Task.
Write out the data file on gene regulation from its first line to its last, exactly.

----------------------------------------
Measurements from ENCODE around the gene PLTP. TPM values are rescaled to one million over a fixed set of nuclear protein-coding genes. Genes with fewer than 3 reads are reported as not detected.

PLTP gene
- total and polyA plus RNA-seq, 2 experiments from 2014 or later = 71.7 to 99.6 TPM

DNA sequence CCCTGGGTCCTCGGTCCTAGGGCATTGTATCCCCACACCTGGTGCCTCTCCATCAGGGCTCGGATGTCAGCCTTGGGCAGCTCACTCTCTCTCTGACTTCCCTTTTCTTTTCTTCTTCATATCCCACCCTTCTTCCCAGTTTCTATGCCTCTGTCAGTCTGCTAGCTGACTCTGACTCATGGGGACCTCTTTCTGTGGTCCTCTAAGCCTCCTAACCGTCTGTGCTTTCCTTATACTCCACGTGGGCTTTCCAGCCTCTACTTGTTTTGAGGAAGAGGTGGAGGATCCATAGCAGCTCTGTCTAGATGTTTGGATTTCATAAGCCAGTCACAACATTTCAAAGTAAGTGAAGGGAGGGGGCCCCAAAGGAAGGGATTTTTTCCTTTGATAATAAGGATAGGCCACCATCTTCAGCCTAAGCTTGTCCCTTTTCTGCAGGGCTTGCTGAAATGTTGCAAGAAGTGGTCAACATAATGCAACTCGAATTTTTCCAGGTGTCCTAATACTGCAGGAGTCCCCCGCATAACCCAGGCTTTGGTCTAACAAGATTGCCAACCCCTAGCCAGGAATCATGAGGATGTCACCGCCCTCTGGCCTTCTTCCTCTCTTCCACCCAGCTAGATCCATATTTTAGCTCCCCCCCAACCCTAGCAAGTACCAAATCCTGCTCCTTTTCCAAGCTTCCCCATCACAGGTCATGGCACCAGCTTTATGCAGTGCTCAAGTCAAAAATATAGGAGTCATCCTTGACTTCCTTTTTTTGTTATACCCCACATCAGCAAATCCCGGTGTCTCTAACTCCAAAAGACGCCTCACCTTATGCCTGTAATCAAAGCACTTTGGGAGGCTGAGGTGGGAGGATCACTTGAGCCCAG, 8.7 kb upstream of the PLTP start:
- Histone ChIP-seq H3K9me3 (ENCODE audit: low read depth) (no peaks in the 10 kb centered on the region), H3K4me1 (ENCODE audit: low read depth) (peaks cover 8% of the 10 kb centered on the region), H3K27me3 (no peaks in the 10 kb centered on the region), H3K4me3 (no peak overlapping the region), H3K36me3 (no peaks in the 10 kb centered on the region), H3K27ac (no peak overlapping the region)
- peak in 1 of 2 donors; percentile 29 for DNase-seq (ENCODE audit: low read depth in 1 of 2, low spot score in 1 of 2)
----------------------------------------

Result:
Measurements from ENCODE around the gene PLTP. TPM values are rescaled to one million over a fixed set of nuclear protein-coding genes. Genes with fewer than 3 reads are reported as not detected.

PLTP gene
- total and polyA plus RNA-seq, 2 experiments from 2014 or later = 71.7 to 99.6 TPM

DNA sequence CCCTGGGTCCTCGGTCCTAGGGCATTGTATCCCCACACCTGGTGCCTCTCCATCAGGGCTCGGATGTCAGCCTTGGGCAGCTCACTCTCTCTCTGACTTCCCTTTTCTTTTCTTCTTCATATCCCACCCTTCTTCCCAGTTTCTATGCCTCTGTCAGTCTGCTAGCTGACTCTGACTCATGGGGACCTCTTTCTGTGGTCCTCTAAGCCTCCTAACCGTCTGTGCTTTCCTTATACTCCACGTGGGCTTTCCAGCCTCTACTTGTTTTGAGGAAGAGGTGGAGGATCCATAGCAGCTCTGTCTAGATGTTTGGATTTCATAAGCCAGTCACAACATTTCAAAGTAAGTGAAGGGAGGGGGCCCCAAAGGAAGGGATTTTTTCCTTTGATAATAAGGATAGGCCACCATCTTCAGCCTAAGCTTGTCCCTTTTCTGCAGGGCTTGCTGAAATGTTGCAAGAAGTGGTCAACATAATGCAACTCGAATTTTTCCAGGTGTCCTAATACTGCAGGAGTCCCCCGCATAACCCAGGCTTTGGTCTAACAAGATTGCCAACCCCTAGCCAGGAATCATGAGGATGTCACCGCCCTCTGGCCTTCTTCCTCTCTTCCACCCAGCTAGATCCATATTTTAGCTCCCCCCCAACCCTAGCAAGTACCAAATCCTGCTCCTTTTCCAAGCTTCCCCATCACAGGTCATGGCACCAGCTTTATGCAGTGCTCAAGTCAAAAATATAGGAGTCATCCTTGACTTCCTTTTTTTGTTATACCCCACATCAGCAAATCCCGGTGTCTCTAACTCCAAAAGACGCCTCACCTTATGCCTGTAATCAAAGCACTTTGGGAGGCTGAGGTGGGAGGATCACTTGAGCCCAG, 8.7 kb upstream of the PLTP start:
- Histone ChIP-seq H3K9me3 (ENCODE audit: low read depth) (no peaks in the 10 kb centered on the region), H3K4me1 (ENCODE audit: low read depth) (peaks cover 8% of the 10 kb centered on the region), H3K27me3 (no peaks in the 10 kb centered on the region), H3K4me3 (no peak overlapping the region), H3K36me3 (no peaks in the 10 kb centered on the region), H3K27ac (no peak overlapping the region)
- peak in 1 of 2 donors; percentile 29 for DNase-seq (ENCODE audit: low read depth in 1 of 2, low spot score in 1 of 2)